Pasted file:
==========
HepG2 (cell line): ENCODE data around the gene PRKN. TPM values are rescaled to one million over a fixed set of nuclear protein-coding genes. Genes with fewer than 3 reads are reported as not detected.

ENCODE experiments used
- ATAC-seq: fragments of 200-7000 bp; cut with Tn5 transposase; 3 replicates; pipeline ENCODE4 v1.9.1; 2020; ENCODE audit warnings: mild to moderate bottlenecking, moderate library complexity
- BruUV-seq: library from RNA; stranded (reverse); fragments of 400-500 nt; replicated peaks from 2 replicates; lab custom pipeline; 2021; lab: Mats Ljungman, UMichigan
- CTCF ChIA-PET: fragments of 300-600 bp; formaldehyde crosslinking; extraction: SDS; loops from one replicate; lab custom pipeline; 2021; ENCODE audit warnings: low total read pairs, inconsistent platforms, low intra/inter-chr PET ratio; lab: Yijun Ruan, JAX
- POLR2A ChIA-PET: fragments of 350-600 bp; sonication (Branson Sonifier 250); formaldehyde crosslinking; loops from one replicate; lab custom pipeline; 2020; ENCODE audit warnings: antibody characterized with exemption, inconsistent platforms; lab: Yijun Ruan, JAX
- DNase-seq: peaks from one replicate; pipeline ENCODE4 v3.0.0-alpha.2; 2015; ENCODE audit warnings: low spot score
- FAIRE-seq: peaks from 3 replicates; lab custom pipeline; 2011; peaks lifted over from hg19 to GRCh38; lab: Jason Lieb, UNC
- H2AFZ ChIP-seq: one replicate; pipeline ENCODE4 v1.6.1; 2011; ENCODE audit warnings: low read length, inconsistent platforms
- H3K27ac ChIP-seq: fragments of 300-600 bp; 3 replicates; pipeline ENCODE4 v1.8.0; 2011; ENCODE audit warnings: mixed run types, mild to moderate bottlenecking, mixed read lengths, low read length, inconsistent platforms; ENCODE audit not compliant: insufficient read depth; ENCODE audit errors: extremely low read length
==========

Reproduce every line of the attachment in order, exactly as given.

HepG2 (cell line): ENCODE data around the gene PRKN. TPM values are rescaled to one million over a fixed set of nuclear protein-coding genes. Genes with fewer than 3 reads are reported as not detected.

ENCODE experiments used
- ATAC-seq: fragments of 200-7000 bp; cut with Tn5 transposase; 3 replicates; pipeline ENCODE4 v1.9.1; 2020; ENCODE audit warnings: mild to moderate bottlenecking, moderate library complexity
- BruUV-seq: library from RNA; stranded (reverse); fragments of 400-500 nt; replicated peaks from 2 replicates; lab custom pipeline; 2021; lab: Mats Ljungman, UMichigan
- CTCF ChIA-PET: fragments of 300-600 bp; formaldehyde crosslinking; extraction: SDS; loops from one replicate; lab custom pipeline; 2021; ENCODE audit warnings: low total read pairs, inconsistent platforms, low intra/inter-chr PET ratio; lab: Yijun Ruan, JAX
- POLR2A ChIA-PET: fragments of 350-600 bp; sonication (Branson Sonifier 250); formaldehyde crosslinking; loops from one replicate; lab custom pipeline; 2020; ENCODE audit warnings: antibody characterized with exemption, inconsistent platforms; lab: Yijun Ruan, JAX
- DNase-seq: peaks from one replicate; pipeline ENCODE4 v3.0.0-alpha.2; 2015; ENCODE audit warnings: low spot score
- FAIRE-seq: peaks from 3 replicates; lab custom pipeline; 2011; peaks lifted over from hg19 to GRCh38; lab: Jason Lieb, UNC
- H2AFZ ChIP-seq: one replicate; pipeline ENCODE4 v1.6.1; 2011; ENCODE audit warnings: low read length, inconsistent platforms
- H3K27ac ChIP-seq: fragments of 300-600 bp; 3 replicates; pipeline ENCODE4 v1.8.0; 2011; ENCODE audit warnings: mixed run types, mild to moderate bottlenecking, mixed read lengths, low read length, inconsistent platforms; ENCODE audit not compliant: insufficient read depth; ENCODE audit errors: extremely low read length